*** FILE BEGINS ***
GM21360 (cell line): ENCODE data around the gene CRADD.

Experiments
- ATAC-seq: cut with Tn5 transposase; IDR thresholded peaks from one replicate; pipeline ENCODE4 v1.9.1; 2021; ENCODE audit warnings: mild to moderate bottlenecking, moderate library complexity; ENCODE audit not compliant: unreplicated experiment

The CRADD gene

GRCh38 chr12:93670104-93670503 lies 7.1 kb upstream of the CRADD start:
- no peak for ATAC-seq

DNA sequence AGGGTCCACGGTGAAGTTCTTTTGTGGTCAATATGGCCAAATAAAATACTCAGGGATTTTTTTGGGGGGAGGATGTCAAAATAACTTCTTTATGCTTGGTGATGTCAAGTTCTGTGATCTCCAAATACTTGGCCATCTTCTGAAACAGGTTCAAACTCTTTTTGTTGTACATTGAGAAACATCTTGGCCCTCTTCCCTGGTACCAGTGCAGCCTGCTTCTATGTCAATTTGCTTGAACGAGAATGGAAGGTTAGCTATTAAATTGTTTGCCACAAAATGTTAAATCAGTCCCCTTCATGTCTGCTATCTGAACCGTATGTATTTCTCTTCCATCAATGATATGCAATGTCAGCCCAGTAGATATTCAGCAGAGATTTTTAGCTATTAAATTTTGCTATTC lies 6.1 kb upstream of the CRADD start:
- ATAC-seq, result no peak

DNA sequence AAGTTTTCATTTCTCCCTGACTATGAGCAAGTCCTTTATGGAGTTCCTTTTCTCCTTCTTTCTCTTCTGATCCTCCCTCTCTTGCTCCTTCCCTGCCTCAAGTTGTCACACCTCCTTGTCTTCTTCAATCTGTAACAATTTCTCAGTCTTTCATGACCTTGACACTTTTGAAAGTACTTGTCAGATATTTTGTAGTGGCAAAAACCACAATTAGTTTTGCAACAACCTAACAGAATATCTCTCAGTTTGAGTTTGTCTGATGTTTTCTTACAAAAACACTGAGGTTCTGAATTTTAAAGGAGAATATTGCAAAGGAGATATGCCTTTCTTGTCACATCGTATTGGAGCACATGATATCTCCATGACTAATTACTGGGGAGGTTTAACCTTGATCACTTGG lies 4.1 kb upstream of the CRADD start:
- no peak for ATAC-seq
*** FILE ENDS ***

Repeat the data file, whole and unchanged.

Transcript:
GM21360 (cell line): ENCODE data around the gene CRADD.

Experiments
- ATAC-seq: cut with Tn5 transposase; IDR thresholded peaks from one replicate; pipeline ENCODE4 v1.9.1; 2021; ENCODE audit warnings: mild to moderate bottlenecking, moderate library complexity; ENCODE audit not compliant: unreplicated experiment

The CRADD gene

GRCh38 chr12:93670104-93670503 lies 7.1 kb upstream of the CRADD start:
- no peak for ATAC-seq

DNA sequence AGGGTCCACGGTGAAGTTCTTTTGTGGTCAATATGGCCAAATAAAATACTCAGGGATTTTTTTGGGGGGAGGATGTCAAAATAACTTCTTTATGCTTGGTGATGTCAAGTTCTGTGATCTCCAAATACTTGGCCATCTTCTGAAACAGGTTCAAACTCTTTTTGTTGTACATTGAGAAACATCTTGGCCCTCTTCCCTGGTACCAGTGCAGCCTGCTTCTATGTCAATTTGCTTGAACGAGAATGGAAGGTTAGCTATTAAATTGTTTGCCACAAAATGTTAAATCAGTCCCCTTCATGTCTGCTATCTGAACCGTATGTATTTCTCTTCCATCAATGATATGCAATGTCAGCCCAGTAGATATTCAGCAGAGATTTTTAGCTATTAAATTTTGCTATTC lies 6.1 kb upstream of the CRADD start:
- ATAC-seq, result no peak

DNA sequence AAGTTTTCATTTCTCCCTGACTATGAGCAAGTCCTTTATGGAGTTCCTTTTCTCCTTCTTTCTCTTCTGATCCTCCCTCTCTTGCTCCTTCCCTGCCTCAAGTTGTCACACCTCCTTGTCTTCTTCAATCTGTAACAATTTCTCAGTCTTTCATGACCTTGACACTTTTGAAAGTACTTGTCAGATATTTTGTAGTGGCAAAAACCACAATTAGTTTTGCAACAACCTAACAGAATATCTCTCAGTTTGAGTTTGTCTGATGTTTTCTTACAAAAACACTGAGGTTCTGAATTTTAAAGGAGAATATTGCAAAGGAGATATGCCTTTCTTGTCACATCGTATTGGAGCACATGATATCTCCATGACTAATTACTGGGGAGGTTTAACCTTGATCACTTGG lies 4.1 kb upstream of the CRADD start:
- no peak for ATAC-seq